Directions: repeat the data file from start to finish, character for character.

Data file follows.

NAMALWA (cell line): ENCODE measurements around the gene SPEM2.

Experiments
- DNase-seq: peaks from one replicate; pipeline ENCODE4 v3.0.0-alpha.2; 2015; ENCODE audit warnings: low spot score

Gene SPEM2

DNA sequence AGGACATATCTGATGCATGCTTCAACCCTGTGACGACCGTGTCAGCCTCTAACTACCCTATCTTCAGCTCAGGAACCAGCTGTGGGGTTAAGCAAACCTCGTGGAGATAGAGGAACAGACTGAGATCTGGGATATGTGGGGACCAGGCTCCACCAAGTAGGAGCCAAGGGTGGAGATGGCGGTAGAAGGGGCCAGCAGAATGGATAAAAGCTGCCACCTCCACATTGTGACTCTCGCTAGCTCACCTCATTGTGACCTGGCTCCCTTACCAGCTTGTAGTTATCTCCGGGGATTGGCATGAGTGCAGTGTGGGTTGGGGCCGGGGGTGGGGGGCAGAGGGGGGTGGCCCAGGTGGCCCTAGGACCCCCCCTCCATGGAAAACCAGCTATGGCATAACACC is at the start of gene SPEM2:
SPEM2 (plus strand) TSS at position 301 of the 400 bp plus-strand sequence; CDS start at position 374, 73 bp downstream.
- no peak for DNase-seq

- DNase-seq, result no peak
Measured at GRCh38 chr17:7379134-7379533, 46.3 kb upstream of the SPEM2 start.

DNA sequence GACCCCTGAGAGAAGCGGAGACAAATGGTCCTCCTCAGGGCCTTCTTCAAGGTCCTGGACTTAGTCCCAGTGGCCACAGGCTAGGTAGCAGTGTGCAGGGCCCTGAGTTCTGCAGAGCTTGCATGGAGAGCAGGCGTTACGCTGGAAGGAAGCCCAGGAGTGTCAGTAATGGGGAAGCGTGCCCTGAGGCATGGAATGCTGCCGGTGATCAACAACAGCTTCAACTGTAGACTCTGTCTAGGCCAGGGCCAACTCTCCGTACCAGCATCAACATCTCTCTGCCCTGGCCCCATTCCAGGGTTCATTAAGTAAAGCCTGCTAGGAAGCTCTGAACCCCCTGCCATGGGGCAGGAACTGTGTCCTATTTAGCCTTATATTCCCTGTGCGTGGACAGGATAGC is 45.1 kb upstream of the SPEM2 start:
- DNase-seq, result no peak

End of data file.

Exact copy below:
NAMALWA (cell line): ENCODE measurements around the gene SPEM2.

Experiments
- DNase-seq: peaks from one replicate; pipeline ENCODE4 v3.0.0-alpha.2; 2015; ENCODE audit warnings: low spot score

Gene SPEM2

DNA sequence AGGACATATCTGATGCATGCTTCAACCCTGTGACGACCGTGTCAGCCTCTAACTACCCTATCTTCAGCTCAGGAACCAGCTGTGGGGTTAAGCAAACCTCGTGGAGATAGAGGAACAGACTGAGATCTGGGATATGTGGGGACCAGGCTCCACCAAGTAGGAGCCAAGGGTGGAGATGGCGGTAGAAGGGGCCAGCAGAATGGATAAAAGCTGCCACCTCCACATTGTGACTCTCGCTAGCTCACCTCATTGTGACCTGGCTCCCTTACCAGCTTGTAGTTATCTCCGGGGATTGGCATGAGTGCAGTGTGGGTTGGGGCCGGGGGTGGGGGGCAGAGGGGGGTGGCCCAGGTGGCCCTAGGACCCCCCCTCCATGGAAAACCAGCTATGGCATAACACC is at the start of gene SPEM2:
SPEM2 (plus strand) TSS at position 301 of the 400 bp plus-strand sequence; CDS start at position 374, 73 bp downstream.
- no peak for DNase-seq

- DNase-seq, result no peak
Measured at GRCh38 chr17:7379134-7379533, 46.3 kb upstream of the SPEM2 start.

DNA sequence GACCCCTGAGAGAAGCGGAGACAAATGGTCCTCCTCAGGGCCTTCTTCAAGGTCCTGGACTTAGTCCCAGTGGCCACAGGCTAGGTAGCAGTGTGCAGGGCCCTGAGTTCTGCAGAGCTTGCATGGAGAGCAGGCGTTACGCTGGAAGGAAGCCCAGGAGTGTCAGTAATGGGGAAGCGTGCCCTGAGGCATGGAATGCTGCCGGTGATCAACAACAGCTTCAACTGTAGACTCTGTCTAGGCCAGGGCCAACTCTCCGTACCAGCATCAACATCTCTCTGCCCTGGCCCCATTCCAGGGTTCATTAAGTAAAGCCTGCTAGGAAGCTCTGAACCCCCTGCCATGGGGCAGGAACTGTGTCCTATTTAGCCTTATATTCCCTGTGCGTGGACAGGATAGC is 45.1 kb upstream of the SPEM2 start:
- DNase-seq, result no peak